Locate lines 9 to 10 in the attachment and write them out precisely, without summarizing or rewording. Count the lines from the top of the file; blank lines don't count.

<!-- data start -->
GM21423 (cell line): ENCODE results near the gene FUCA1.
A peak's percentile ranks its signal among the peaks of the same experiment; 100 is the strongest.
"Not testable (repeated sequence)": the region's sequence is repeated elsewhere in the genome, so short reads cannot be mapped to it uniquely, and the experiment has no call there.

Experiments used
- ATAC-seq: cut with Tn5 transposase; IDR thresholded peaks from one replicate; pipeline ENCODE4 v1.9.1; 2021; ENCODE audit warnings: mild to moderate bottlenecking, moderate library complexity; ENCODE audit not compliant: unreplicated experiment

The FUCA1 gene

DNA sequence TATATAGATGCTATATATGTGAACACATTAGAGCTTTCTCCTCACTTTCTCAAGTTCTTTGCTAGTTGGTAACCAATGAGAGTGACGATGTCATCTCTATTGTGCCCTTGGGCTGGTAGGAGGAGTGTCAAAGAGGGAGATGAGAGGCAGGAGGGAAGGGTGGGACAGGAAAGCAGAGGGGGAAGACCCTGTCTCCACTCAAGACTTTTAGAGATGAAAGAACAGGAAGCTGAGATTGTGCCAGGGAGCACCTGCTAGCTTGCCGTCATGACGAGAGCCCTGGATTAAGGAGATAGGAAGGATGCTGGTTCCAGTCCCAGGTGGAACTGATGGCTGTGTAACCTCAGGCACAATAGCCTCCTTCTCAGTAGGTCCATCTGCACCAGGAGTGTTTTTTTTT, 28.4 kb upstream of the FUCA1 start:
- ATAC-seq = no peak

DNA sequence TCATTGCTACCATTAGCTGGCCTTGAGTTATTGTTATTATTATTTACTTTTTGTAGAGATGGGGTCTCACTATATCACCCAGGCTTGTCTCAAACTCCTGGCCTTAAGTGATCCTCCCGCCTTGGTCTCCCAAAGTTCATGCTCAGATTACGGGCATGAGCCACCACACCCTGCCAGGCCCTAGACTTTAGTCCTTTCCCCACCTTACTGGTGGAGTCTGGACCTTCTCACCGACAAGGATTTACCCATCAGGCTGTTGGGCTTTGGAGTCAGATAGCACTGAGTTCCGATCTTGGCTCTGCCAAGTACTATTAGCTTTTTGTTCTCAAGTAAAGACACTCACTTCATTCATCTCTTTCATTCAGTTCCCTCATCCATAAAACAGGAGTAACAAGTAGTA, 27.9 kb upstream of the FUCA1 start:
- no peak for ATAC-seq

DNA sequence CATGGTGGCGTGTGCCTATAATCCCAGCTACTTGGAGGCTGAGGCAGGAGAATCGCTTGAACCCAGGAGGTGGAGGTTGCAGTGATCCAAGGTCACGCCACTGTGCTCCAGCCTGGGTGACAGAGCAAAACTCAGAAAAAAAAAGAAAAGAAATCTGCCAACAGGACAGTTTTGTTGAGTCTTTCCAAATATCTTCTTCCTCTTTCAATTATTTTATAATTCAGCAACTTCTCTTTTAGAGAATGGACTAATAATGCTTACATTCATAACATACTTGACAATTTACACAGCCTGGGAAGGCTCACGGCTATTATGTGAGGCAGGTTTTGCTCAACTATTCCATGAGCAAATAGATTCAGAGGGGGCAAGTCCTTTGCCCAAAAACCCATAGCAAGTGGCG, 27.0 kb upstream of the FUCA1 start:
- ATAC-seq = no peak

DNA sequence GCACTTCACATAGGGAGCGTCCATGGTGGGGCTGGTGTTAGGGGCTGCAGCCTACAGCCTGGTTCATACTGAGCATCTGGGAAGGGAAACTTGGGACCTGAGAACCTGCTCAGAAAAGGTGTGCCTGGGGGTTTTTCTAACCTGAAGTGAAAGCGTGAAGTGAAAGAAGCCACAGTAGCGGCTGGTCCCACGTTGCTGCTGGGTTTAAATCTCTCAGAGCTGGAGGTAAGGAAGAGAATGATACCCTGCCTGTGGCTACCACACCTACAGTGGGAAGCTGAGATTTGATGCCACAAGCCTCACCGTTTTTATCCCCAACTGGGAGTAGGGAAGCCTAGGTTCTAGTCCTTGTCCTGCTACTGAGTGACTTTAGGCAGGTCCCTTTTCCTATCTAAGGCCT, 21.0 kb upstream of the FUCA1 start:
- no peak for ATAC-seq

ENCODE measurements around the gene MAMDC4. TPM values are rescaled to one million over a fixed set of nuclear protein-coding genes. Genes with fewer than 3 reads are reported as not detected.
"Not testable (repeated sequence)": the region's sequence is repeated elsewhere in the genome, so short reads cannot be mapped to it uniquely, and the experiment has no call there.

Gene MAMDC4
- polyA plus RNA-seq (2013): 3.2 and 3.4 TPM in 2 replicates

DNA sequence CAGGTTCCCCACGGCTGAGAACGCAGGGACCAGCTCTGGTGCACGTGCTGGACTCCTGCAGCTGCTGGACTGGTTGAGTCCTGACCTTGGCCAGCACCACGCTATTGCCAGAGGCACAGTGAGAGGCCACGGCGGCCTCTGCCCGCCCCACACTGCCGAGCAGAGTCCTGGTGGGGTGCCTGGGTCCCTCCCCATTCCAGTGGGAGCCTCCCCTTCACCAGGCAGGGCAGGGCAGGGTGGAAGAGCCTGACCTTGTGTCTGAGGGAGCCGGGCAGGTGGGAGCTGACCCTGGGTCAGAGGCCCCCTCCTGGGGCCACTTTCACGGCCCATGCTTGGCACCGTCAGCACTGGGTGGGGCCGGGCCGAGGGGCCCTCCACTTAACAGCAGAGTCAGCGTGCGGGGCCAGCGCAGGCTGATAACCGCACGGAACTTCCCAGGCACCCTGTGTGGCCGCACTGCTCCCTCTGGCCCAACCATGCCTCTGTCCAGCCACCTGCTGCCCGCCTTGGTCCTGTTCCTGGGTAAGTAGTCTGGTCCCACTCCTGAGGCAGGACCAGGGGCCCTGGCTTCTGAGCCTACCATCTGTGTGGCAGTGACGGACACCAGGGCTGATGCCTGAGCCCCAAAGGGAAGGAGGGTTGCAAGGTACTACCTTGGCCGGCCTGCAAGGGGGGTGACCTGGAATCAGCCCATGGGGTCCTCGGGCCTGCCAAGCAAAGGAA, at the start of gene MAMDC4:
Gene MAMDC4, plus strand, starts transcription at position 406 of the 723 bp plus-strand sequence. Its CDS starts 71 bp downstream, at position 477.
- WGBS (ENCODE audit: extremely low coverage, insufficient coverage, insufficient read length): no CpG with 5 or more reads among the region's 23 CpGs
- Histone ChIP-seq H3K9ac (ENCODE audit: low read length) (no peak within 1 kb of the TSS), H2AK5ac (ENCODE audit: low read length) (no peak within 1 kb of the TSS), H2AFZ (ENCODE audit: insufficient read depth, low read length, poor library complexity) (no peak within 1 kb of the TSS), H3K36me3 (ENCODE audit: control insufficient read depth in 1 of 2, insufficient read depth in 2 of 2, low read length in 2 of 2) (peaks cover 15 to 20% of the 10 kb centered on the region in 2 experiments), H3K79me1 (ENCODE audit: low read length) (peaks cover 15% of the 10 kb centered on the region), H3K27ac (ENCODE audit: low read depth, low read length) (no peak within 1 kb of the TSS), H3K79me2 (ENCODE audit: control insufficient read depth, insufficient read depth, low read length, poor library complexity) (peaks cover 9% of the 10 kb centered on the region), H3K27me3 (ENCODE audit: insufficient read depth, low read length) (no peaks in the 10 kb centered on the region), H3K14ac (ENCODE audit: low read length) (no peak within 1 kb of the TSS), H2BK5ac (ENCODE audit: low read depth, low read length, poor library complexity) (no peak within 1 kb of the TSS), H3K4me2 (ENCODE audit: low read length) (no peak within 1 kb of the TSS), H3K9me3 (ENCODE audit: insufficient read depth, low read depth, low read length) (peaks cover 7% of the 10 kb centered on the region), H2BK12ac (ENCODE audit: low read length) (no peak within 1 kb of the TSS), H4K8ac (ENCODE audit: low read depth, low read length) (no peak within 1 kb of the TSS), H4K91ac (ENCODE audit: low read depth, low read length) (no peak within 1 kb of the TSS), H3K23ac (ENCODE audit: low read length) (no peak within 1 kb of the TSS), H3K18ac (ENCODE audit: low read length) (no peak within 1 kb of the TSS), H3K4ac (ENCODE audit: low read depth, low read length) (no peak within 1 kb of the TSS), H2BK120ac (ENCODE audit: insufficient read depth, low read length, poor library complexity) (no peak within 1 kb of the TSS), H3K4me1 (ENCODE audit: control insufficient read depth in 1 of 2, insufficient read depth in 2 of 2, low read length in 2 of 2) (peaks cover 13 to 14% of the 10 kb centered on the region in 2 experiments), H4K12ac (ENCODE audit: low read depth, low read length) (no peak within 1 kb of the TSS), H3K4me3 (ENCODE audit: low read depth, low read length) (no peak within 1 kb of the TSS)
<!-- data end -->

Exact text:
DNA sequence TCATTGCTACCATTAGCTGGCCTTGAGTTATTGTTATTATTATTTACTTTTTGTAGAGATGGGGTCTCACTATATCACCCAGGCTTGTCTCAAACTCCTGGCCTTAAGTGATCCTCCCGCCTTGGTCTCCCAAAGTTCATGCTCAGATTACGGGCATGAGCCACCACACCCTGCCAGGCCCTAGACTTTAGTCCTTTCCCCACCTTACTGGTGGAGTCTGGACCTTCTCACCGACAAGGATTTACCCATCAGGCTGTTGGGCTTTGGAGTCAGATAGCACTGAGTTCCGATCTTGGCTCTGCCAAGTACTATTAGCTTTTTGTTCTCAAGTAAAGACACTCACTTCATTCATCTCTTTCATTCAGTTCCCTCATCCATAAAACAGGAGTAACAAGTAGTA, 27.9 kb upstream of the FUCA1 start:
- no peak for ATAC-seq